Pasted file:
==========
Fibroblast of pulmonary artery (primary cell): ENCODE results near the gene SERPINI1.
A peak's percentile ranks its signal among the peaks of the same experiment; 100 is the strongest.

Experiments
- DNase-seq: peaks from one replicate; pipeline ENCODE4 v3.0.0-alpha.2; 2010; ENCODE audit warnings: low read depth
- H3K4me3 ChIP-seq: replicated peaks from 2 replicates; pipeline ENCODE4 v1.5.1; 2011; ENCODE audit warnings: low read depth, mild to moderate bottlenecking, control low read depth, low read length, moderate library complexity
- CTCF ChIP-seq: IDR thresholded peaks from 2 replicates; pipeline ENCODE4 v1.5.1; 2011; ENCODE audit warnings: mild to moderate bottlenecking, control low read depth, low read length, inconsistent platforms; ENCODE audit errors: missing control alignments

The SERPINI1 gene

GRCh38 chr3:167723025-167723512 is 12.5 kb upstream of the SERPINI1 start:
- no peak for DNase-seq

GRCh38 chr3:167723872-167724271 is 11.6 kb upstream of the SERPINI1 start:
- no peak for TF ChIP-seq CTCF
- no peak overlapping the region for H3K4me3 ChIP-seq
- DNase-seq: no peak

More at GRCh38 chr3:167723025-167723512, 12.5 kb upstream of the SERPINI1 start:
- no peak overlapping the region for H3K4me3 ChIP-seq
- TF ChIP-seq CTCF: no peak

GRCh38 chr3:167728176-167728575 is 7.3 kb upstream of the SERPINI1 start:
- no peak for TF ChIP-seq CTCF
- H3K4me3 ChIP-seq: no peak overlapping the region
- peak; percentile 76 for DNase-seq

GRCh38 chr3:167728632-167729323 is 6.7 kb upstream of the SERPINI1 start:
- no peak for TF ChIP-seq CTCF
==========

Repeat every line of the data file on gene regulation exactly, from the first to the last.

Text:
Fibroblast of pulmonary artery (primary cell): ENCODE results near the gene SERPINI1.
A peak's percentile ranks its signal among the peaks of the same experiment; 100 is the strongest.

Experiments
- DNase-seq: peaks from one replicate; pipeline ENCODE4 v3.0.0-alpha.2; 2010; ENCODE audit warnings: low read depth
- H3K4me3 ChIP-seq: replicated peaks from 2 replicates; pipeline ENCODE4 v1.5.1; 2011; ENCODE audit warnings: low read depth, mild to moderate bottlenecking, control low read depth, low read length, moderate library complexity
- CTCF ChIP-seq: IDR thresholded peaks from 2 replicates; pipeline ENCODE4 v1.5.1; 2011; ENCODE audit warnings: mild to moderate bottlenecking, control low read depth, low read length, inconsistent platforms; ENCODE audit errors: missing control alignments

The SERPINI1 gene

GRCh38 chr3:167723025-167723512 is 12.5 kb upstream of the SERPINI1 start:
- no peak for DNase-seq

GRCh38 chr3:167723872-167724271 is 11.6 kb upstream of the SERPINI1 start:
- no peak for TF ChIP-seq CTCF
- no peak overlapping the region for H3K4me3 ChIP-seq
- DNase-seq: no peak

More at GRCh38 chr3:167723025-167723512, 12.5 kb upstream of the SERPINI1 start:
- no peak overlapping the region for H3K4me3 ChIP-seq
- TF ChIP-seq CTCF: no peak

GRCh38 chr3:167728176-167728575 is 7.3 kb upstream of the SERPINI1 start:
- no peak for TF ChIP-seq CTCF
- H3K4me3 ChIP-seq: no peak overlapping the region
- peak; percentile 76 for DNase-seq

GRCh38 chr3:167728632-167729323 is 6.7 kb upstream of the SERPINI1 start:
- no peak for TF ChIP-seq CTCF